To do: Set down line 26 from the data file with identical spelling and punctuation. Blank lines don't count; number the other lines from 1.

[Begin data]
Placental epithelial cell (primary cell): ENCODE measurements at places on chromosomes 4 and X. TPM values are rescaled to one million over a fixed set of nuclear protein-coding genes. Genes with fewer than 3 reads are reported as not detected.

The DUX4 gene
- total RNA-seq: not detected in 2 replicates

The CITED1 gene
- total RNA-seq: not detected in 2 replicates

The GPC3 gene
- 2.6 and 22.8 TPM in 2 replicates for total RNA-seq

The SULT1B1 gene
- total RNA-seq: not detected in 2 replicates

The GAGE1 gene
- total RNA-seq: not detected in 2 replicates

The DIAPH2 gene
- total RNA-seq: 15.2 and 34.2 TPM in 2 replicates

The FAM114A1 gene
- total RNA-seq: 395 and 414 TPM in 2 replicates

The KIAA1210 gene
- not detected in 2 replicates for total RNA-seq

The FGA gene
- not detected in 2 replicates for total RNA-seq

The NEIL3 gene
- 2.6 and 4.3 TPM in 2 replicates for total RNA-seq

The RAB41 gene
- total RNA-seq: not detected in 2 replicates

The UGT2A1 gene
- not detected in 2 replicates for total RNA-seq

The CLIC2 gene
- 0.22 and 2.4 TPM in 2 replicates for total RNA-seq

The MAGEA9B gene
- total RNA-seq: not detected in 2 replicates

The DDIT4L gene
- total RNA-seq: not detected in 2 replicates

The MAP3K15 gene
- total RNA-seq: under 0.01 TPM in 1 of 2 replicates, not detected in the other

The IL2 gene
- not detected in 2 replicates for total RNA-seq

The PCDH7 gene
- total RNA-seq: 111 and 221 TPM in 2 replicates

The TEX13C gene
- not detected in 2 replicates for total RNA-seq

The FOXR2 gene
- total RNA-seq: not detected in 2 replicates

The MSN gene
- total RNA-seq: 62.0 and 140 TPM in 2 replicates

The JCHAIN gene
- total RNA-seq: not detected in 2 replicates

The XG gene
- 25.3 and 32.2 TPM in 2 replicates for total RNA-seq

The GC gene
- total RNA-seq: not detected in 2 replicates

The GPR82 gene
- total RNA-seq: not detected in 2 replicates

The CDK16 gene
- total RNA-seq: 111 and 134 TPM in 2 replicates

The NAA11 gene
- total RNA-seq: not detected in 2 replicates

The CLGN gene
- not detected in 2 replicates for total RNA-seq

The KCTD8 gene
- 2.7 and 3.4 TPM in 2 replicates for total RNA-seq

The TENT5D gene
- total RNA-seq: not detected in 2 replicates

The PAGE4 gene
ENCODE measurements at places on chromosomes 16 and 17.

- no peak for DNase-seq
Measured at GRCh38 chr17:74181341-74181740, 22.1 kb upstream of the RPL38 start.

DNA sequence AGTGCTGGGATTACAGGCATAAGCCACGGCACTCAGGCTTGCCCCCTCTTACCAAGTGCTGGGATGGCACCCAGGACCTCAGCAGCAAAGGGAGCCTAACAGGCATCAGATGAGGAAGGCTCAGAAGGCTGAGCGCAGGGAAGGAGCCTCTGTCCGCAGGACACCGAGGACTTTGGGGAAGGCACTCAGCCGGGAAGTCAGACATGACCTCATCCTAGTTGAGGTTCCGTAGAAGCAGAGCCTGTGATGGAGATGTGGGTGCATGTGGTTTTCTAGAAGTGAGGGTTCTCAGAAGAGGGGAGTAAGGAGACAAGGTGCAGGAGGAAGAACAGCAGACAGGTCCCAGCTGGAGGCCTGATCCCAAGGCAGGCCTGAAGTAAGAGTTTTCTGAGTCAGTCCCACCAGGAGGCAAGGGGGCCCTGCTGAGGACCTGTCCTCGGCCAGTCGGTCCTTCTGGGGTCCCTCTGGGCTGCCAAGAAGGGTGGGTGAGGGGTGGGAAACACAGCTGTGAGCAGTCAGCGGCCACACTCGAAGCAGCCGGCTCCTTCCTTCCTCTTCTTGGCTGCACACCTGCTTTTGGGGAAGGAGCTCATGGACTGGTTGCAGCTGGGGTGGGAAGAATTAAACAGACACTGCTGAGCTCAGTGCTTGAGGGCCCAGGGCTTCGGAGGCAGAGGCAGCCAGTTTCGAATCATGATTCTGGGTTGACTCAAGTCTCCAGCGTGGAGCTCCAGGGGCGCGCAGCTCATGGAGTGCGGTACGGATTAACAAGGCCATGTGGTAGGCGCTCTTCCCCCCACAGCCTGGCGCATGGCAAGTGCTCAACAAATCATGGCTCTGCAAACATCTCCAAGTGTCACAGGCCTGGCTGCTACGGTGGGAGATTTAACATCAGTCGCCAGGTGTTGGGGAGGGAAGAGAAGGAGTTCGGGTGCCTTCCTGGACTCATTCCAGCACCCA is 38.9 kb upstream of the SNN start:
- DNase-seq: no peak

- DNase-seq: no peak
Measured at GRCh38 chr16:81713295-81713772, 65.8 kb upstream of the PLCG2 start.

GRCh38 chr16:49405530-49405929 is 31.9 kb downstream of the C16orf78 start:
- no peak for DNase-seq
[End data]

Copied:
The CLIC2 gene